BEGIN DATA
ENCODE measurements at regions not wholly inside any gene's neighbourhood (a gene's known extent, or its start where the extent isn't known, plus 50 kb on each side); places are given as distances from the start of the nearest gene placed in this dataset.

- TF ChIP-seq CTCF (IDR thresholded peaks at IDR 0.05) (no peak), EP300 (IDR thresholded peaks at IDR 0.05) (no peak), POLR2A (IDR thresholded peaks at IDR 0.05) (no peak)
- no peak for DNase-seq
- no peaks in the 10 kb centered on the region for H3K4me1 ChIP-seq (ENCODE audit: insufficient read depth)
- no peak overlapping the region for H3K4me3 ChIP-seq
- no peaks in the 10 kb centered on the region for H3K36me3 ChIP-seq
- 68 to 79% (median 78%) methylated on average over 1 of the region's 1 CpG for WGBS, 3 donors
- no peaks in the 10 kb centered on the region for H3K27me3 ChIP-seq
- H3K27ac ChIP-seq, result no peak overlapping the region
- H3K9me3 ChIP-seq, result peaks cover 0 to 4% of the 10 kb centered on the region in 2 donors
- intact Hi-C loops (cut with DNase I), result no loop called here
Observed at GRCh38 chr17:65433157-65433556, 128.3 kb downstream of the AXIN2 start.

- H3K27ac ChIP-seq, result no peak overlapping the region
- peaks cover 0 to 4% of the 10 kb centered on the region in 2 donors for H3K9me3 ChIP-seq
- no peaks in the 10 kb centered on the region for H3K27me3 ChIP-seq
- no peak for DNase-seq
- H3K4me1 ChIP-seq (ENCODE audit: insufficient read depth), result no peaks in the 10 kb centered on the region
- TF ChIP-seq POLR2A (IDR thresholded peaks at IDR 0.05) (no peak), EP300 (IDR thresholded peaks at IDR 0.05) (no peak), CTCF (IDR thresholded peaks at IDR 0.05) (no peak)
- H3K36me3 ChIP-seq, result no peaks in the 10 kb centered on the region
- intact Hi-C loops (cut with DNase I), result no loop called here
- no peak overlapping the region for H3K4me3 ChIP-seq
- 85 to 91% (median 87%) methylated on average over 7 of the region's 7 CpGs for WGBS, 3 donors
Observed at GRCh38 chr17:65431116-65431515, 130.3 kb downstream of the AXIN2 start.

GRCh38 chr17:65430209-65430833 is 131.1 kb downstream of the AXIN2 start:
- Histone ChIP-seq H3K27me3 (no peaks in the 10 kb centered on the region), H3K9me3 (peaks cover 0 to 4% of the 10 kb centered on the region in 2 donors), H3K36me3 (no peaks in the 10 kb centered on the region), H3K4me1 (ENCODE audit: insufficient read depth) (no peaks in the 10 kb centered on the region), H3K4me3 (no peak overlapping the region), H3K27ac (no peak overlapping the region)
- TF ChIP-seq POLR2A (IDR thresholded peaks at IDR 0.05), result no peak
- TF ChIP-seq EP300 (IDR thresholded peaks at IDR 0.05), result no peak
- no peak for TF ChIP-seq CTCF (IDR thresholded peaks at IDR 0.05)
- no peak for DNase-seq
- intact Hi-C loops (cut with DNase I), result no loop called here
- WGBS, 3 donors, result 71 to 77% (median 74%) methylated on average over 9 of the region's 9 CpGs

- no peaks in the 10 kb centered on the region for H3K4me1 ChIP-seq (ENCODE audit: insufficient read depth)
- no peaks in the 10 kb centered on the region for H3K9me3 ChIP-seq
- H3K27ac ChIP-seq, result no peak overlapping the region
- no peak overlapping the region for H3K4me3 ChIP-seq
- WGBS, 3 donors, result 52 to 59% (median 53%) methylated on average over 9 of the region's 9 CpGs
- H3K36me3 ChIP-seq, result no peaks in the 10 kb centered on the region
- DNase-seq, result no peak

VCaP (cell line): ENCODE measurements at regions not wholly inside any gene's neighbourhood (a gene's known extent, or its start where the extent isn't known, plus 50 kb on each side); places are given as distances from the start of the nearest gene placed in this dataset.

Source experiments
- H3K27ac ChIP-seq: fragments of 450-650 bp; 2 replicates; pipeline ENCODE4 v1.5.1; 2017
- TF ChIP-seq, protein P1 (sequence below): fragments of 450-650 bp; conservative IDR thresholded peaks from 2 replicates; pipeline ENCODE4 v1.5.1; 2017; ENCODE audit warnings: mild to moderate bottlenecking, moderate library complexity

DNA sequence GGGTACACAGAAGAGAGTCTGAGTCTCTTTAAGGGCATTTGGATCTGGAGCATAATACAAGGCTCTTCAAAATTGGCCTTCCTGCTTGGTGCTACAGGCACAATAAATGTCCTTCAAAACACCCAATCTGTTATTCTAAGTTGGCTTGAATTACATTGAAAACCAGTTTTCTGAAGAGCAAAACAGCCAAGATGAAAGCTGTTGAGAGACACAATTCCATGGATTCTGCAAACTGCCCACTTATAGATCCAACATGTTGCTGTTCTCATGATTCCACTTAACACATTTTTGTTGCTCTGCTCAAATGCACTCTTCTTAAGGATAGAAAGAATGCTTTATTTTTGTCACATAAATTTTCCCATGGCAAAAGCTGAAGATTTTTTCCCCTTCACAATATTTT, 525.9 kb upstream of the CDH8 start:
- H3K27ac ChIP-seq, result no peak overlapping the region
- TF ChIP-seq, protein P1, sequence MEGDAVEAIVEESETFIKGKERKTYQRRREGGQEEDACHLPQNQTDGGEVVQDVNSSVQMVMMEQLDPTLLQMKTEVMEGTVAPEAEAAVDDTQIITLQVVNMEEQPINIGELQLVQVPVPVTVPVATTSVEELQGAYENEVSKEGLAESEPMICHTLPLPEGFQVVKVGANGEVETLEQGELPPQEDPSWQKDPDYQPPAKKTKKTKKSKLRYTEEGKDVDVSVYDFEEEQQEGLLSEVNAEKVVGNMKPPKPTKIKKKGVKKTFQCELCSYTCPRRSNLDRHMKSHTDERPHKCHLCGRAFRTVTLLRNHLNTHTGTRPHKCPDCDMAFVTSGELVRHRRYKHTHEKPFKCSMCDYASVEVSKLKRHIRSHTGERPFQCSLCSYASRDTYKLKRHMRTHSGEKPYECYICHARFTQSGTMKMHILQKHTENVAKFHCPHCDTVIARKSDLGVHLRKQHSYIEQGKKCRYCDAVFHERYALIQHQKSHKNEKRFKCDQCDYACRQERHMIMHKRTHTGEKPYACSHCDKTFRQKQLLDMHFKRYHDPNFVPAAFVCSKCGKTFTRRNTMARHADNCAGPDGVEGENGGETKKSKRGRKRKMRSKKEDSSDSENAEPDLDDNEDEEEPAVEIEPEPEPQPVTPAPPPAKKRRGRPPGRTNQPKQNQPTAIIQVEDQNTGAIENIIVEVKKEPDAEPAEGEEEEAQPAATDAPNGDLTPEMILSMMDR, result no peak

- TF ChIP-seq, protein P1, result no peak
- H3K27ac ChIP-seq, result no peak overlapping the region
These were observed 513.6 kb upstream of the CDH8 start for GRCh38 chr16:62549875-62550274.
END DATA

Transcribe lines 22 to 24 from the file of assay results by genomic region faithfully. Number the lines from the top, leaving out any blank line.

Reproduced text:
- 85 to 91% (median 87%) methylated on average over 7 of the region's 7 CpGs for WGBS, 3 donors
Observed at GRCh38 chr17:65431116-65431515, 130.3 kb downstream of the AXIN2 start.

GRCh38 chr17:65430209-65430833 is 131.1 kb downstream of the AXIN2 start: